The Ben W. Levy play Evergreen proved to be an excellent film vehicle from British music-comedy star Jessie Matthews. Our heroine plays a popular music hall thrush of the early 1900s, whose impending marriage into nobility is destroyed by the arrival of her long-thought-dead lover. When the latter demands “hush money,” Matthews disappears from public view, but not before leaving her infant daughter in the care of her maid.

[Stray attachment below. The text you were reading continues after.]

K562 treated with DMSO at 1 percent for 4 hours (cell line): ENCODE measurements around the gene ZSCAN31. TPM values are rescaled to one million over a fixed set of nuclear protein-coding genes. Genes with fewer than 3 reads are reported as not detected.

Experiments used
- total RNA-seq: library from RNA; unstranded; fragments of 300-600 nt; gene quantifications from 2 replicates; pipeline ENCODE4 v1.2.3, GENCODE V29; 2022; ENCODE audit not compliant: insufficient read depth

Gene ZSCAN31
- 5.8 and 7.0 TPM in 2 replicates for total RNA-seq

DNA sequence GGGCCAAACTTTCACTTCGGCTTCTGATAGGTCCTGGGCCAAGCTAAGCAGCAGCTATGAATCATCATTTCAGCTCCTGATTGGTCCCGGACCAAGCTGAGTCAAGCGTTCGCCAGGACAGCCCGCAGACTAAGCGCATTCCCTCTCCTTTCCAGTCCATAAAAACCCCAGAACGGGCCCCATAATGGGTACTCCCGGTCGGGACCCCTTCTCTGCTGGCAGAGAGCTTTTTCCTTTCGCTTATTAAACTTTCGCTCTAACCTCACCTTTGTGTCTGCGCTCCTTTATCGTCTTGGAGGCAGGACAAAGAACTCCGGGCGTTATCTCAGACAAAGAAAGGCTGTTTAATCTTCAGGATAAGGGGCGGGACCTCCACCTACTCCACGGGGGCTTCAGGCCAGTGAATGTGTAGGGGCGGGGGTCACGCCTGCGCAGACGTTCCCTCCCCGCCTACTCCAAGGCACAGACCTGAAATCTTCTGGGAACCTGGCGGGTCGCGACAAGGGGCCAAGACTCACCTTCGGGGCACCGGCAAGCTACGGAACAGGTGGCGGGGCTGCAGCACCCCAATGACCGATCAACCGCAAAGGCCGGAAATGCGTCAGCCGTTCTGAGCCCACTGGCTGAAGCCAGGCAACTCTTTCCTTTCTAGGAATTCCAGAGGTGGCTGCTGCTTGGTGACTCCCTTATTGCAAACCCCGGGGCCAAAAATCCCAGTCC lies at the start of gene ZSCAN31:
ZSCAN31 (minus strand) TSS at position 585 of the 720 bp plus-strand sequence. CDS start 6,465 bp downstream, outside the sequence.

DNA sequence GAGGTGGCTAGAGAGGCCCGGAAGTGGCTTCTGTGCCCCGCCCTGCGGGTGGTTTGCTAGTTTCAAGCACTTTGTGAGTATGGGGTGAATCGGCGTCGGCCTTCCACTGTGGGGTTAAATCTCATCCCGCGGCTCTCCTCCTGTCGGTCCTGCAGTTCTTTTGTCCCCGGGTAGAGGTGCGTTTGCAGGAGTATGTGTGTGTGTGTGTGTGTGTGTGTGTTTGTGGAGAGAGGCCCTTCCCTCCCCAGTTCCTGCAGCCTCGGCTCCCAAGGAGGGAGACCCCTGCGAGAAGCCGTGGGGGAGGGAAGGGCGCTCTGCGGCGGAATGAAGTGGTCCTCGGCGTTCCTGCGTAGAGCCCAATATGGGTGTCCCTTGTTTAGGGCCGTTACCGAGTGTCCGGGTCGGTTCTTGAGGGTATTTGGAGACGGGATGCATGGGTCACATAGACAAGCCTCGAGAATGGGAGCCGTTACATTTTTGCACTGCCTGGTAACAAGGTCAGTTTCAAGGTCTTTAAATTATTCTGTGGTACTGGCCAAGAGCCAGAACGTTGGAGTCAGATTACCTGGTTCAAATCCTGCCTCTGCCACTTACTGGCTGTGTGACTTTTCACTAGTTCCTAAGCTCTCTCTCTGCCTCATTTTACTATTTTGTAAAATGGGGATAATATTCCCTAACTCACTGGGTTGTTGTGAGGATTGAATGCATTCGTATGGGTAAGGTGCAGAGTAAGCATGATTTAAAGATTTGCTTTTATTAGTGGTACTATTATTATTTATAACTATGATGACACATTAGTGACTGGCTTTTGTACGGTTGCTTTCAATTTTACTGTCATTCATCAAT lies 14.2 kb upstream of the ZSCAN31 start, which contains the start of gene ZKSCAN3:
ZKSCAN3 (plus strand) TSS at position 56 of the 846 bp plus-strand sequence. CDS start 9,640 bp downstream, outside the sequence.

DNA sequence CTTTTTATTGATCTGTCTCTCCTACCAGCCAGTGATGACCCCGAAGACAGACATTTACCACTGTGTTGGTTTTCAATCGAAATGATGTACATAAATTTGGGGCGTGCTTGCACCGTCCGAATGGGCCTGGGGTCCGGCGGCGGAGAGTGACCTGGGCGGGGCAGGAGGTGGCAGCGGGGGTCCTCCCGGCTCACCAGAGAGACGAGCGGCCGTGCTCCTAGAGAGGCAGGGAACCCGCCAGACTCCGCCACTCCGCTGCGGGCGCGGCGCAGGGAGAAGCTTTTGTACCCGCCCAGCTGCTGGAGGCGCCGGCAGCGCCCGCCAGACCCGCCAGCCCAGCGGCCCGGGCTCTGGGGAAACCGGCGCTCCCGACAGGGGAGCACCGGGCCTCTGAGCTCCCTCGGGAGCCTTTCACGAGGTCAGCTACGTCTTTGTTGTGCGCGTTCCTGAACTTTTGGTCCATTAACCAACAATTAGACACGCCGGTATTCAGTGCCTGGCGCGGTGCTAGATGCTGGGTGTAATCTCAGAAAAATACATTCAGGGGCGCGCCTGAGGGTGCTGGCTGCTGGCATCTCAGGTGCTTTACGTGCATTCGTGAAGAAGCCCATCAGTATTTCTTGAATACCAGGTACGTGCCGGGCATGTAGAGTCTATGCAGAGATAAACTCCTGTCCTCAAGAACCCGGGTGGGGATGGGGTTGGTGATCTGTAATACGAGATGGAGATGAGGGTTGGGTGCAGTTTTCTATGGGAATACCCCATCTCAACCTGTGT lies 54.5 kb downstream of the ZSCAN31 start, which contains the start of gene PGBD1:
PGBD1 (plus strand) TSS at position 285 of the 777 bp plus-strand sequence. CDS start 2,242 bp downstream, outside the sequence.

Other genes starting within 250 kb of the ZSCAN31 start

Flash-forward to 1924: the daughter, also played by Matthews, is seeking work as a chorus dancer. An old associate of Matthews’ mother, amazed at the resemblance between the two women, decides to pass her off as her long-lost parent, making a big publicity fuss over her “ageless” beauty. The younger Matthews confesses the ruse when she falls in love with a man who claims to be the older Matthews’ son.
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